Sparkling Soda Decline Continues for Coca-Cola, PepsiCo, and Dr Pepper Snapple Group

Still beverages beat sodas. What does this mean for Coca-Cola, PepsiCo, and Dr Pepper Snapple Group?

Apr 30, 2014 at 5:30PM

Consumers' increasing dislike for sodas along with their increasing preferences for healthy still beverages and snacks all represented themes in last week's news surrounding beverage giant Coca-Cola (NYSE:KO), snack/beverage conglomerate PepsiCo (NYSE:PEP), and their little brother Dr Pepper Snapple Group (NYSE:DPS)Coca-Cola reported further weaknesses in its carbonated soda segment with sparkling volume declining 1% in its most recent quarterly report.  Carbonated sodas serve as an increasing drag on Coca-Cola's overall volume reports Beverage Daily. According to the newsletter, Coca-Cola's global volume growth has shown a steady decline annually with volume growing 6% in 2010, 5% in 2011, 4% in 2012, and a mere 2% in 2013.  PepsiCo also saw a 1% decrease in its North American carbonated soda business. In Latin America PepsiCo saw its overall beverage volume decline due to carbonated related soda taxes in Mexico in the most recent quarter. 


Source: Motley Fool Flickr

Simply Orange proves popular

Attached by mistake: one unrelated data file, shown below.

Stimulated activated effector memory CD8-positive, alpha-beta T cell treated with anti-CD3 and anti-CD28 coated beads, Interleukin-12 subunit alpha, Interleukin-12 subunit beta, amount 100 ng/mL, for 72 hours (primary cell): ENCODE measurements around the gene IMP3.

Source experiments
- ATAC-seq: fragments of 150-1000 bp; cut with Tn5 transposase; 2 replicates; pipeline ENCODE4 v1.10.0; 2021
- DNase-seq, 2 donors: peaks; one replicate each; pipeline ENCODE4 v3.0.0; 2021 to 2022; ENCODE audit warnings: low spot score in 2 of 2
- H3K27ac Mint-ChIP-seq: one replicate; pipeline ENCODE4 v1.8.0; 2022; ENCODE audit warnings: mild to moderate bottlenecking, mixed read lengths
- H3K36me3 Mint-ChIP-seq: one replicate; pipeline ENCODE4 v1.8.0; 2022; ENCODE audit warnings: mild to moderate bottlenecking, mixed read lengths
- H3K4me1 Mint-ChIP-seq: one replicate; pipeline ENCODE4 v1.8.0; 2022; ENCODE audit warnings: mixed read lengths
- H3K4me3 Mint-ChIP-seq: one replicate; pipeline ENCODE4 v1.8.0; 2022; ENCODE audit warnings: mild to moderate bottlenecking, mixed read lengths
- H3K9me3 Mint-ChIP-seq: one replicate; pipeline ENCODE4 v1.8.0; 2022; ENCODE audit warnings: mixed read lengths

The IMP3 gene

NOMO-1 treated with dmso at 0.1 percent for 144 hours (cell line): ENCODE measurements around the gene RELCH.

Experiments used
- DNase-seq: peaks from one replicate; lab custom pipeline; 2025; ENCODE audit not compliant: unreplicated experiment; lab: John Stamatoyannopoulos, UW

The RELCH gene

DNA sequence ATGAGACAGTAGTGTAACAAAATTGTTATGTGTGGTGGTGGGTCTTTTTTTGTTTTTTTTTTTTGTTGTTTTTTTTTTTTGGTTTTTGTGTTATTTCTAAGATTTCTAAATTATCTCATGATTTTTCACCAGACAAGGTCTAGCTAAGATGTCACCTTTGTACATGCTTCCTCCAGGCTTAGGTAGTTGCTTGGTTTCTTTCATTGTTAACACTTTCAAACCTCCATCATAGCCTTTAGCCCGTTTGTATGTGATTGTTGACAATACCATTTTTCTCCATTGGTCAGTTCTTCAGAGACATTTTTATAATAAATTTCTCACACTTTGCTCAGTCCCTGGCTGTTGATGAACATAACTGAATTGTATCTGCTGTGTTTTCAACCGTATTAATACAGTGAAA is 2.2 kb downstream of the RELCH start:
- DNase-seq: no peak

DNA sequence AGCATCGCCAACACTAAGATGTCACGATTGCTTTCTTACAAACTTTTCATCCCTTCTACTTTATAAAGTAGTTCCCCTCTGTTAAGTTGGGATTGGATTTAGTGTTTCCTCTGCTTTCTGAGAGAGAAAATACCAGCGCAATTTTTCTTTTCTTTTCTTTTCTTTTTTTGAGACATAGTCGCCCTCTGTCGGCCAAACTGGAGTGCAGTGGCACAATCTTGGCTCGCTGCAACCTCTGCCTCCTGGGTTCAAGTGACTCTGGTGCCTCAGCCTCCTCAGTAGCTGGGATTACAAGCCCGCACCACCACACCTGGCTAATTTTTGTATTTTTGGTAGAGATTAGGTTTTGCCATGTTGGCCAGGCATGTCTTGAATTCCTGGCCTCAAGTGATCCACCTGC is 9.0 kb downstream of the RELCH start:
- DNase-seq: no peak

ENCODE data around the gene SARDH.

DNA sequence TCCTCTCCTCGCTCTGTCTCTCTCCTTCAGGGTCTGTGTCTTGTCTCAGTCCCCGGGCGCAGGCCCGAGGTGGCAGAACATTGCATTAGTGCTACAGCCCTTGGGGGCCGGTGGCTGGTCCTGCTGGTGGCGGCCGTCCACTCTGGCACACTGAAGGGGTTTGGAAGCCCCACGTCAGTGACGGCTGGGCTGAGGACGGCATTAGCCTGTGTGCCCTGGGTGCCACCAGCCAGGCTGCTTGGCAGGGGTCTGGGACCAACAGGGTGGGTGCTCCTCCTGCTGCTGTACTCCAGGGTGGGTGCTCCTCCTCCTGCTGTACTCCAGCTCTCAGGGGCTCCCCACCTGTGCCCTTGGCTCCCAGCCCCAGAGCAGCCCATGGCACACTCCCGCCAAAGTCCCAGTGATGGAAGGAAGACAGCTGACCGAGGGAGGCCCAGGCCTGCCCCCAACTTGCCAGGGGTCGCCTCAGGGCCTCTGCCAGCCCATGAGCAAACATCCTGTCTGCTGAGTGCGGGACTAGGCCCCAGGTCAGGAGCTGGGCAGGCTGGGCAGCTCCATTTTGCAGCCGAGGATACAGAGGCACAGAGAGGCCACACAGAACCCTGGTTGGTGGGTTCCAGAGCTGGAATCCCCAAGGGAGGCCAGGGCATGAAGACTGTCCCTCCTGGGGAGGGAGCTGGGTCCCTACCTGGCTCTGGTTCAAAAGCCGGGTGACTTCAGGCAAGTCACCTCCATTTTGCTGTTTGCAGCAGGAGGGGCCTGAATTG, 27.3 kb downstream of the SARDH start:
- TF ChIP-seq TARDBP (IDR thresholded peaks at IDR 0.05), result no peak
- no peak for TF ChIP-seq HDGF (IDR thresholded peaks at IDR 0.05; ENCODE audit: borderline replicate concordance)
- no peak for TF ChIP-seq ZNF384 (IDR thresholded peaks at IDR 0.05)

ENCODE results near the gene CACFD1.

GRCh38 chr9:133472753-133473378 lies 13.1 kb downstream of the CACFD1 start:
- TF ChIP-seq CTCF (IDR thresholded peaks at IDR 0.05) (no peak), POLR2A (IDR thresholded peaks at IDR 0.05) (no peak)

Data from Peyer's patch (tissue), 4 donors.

In contrast to Coca-Cola's carbonated sodas, it's still beverage volume increased 8% in the most recent quarter.  Coca-Cola's still volume got a boost from brands such as Simply Orange which saw a double digit expansion in North America. Simply Orange goes against the overall decline in orange juice volume stemming from concerns of health care professionals and consumers regarding the sugar and calorie contents of orange juice in general, according to Beverage Daily. The all natural perception of Simply Orange serves as a draw for consumers. However, doubts exist as to the legitimacy of Simply Orange's "pure" and "natural" status. Until claims prove otherwise, consumers will likely continue snapping up the product. 

Dr Pepper minus Ten


Source: Motley Fool Flickr by Karin Hernandez